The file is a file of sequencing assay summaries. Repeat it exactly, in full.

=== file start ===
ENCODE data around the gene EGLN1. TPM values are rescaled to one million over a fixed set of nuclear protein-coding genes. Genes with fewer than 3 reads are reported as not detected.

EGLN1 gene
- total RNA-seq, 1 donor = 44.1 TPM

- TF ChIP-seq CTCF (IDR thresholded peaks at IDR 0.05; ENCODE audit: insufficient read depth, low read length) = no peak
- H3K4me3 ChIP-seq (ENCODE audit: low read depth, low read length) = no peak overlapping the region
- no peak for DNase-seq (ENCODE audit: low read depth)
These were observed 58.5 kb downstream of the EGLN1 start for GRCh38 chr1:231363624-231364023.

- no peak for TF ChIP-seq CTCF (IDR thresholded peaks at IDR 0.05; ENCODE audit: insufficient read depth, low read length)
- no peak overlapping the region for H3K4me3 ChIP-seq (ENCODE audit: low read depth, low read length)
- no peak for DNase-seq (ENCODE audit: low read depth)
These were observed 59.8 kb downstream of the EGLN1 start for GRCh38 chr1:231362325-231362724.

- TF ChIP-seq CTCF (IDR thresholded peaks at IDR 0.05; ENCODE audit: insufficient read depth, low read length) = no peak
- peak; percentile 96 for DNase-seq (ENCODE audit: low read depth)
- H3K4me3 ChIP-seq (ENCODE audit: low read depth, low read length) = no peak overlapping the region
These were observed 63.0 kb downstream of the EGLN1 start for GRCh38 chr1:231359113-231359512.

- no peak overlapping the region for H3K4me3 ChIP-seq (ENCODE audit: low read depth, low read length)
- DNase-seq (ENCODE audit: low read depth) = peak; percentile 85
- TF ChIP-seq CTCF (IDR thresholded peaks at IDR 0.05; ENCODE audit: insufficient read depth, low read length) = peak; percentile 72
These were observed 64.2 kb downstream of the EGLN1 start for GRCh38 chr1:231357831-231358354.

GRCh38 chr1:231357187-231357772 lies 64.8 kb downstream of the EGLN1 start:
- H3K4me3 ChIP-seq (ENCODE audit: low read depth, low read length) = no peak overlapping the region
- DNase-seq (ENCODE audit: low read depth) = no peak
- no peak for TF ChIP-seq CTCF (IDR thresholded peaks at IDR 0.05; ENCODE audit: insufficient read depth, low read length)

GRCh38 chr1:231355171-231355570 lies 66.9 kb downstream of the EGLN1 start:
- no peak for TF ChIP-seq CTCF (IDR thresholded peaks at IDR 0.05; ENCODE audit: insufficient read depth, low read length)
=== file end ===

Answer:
ENCODE data around the gene EGLN1. TPM values are rescaled to one million over a fixed set of nuclear protein-coding genes. Genes with fewer than 3 reads are reported as not detected.

EGLN1 gene
- total RNA-seq, 1 donor = 44.1 TPM

- TF ChIP-seq CTCF (IDR thresholded peaks at IDR 0.05; ENCODE audit: insufficient read depth, low read length) = no peak
- H3K4me3 ChIP-seq (ENCODE audit: low read depth, low read length) = no peak overlapping the region
- no peak for DNase-seq (ENCODE audit: low read depth)
These were observed 58.5 kb downstream of the EGLN1 start for GRCh38 chr1:231363624-231364023.

- no peak for TF ChIP-seq CTCF (IDR thresholded peaks at IDR 0.05; ENCODE audit: insufficient read depth, low read length)
- no peak overlapping the region for H3K4me3 ChIP-seq (ENCODE audit: low read depth, low read length)
- no peak for DNase-seq (ENCODE audit: low read depth)
These were observed 59.8 kb downstream of the EGLN1 start for GRCh38 chr1:231362325-231362724.

- TF ChIP-seq CTCF (IDR thresholded peaks at IDR 0.05; ENCODE audit: insufficient read depth, low read length) = no peak
- peak; percentile 96 for DNase-seq (ENCODE audit: low read depth)
- H3K4me3 ChIP-seq (ENCODE audit: low read depth, low read length) = no peak overlapping the region
These were observed 63.0 kb downstream of the EGLN1 start for GRCh38 chr1:231359113-231359512.

- no peak overlapping the region for H3K4me3 ChIP-seq (ENCODE audit: low read depth, low read length)
- DNase-seq (ENCODE audit: low read depth) = peak; percentile 85
- TF ChIP-seq CTCF (IDR thresholded peaks at IDR 0.05; ENCODE audit: insufficient read depth, low read length) = peak; percentile 72
These were observed 64.2 kb downstream of the EGLN1 start for GRCh38 chr1:231357831-231358354.

GRCh38 chr1:231357187-231357772 lies 64.8 kb downstream of the EGLN1 start:
- H3K4me3 ChIP-seq (ENCODE audit: low read depth, low read length) = no peak overlapping the region
- DNase-seq (ENCODE audit: low read depth) = no peak
- no peak for TF ChIP-seq CTCF (IDR thresholded peaks at IDR 0.05; ENCODE audit: insufficient read depth, low read length)

GRCh38 chr1:231355171-231355570 lies 66.9 kb downstream of the EGLN1 start:
- no peak for TF ChIP-seq CTCF (IDR thresholded peaks at IDR 0.05; ENCODE audit: insufficient read depth, low read length)